Clinical studies show that immune-enhancing enteral diets (IED; with L-arginine, fish oil, and RNA fragments) decrease the rate of sepsis and shorten the length of hospital stay after the start of enteral feeding. These beneficial effects are dependent on the route of administration (enteral vs parenteral) and on the nutrient composition (IED vs standard diets). Gut exposure to an IED seems to preserve and/or augment intestinal mucosal immunity. However, nutrient absorption stimulates gut blood flow in a nutrient-specific manner (i.e., postprandial hyperemia). We hypothesized that an IED would initiate a different pattern of whole organ blood flow compared to a standard diet. This suggests that a mechanism for the protective effect of IED might be the preferential augmentation of gut blood flow to gut-associated lymphoid tissue (GALT) or mucosa-associated lymphoid tissue (MALT).Male Sprague-Dawley rats (200-225 g) were anesthetized and cannulated for colorimetric microsphere determination of blood flow distribution (with the phantom organ technique). Animals received gastric gavage (2 ml) of an IED (Impact; Novartis) or an isocaloric, isonitrogenous control diet (Boost; Mead-Johnson). Blood flow to the antrum, duodenum, jejunum, ileum, colon, liver, kidneys, and spleen was determined at baseline and 30, 60, 90, and 120 min after gavage.Baseline blood flows to the left and right kidneys were within 10%, indicating the technical integrity of the microsphere technique and assay. Control diet augmented blood flow compared to IED in the antrum, duodenum, jejunum, and spleen. Conversely, IED gavage stimulated a delayed and sustained hyperemic response in the ileum. IED also increased hepatic blood flow early (30 min). IED increased blood glucose levels compared to control diet at 30, 60, and 90 min, suggesting enhanced nutrient absorption.These data show that blood flow distribution depends on nutrient composition and that IED preferentially augments blood flow to the ileum. Since the terminal jejunum and ileum contain much of the GALT, our data suggest that a mechanism for enterally stimulated mucosal immunity involves selective perfusion of the terminal ileum during IED nutrient absorption.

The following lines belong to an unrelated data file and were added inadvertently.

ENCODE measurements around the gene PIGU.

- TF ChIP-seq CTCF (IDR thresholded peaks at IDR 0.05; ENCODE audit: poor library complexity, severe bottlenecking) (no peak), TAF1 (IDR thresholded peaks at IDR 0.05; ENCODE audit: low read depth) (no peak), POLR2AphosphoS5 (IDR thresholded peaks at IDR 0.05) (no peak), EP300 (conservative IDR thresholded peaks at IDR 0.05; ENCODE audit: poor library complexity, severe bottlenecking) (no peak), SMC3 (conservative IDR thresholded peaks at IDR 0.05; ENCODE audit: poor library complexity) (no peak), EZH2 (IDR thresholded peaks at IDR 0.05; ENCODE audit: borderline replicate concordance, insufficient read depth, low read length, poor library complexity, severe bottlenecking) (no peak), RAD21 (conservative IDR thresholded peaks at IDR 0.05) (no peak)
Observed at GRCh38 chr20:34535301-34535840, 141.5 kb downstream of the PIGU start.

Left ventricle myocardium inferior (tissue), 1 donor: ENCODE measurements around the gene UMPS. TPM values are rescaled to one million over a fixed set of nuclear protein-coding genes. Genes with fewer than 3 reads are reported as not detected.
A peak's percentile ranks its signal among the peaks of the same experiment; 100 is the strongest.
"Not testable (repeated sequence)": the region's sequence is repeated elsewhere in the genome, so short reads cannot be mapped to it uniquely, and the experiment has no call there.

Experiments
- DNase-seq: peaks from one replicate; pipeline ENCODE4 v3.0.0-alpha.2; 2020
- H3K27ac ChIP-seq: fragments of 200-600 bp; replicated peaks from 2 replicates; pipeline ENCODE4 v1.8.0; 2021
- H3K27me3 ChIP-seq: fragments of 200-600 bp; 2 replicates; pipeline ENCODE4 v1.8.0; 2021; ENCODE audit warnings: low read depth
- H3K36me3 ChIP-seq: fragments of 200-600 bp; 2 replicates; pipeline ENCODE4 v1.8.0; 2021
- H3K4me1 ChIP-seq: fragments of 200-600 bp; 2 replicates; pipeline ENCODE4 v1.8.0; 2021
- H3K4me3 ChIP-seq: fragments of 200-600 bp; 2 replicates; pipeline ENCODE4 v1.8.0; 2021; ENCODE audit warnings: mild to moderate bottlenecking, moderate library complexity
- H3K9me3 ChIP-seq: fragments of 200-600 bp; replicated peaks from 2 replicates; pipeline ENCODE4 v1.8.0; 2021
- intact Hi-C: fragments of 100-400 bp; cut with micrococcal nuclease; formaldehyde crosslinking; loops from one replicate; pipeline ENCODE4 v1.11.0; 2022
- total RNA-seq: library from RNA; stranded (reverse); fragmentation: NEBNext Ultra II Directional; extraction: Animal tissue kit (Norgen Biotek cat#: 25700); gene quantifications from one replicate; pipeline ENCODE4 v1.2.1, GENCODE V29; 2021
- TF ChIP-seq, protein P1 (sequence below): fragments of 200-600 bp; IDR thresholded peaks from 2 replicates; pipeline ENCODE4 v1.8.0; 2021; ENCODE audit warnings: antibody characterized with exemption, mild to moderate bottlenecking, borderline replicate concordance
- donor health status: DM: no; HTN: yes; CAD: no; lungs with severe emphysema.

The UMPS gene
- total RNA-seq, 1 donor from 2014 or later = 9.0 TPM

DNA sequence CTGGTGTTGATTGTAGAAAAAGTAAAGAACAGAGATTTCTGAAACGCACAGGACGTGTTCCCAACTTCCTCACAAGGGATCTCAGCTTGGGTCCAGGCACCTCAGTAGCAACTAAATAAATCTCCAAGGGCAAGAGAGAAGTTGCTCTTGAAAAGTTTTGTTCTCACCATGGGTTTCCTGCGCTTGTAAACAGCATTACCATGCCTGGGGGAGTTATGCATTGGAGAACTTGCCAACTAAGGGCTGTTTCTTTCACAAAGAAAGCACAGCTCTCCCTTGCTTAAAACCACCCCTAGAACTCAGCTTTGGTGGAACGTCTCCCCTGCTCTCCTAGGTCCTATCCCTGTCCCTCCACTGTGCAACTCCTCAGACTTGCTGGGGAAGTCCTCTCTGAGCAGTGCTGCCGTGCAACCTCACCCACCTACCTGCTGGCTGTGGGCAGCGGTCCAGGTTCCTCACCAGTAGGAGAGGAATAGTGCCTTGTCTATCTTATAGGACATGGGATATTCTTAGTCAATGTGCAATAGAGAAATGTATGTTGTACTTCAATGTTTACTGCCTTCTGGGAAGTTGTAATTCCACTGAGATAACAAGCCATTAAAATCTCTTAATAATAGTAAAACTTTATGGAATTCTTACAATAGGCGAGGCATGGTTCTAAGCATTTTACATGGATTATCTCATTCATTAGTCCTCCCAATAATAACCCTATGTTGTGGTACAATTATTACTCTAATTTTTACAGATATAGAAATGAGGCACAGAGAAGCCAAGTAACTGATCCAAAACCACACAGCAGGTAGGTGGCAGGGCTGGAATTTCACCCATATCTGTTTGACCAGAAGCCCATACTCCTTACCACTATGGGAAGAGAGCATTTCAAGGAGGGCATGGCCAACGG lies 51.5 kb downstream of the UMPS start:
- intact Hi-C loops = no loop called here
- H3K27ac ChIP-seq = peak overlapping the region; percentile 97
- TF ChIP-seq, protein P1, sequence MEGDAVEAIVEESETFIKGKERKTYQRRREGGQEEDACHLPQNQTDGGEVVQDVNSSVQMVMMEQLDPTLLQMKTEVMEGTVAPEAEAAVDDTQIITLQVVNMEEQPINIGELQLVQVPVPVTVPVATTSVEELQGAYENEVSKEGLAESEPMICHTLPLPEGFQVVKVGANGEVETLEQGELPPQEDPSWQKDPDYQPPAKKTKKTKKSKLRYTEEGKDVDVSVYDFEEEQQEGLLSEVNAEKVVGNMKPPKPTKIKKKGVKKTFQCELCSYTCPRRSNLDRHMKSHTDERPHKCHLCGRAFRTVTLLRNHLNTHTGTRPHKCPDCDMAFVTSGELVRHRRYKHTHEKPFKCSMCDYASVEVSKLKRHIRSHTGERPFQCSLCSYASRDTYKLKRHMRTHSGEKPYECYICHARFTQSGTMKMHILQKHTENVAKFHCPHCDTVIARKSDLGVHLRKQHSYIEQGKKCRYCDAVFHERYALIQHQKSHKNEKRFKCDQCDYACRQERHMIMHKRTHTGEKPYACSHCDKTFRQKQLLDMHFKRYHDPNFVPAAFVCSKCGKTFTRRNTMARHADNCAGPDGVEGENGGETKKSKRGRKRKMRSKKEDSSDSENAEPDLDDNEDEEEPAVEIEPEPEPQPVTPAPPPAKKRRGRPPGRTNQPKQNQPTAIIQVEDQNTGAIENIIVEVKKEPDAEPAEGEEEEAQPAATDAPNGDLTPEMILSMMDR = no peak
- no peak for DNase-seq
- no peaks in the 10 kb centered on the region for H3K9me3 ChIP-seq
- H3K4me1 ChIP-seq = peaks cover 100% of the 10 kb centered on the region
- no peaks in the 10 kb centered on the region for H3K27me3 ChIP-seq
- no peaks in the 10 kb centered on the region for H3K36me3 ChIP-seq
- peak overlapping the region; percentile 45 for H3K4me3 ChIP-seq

View details for DOI 10.1006/jsre.2002.6424
View details for Web of Science ID 000177260600005
View details for PubMedID 12127804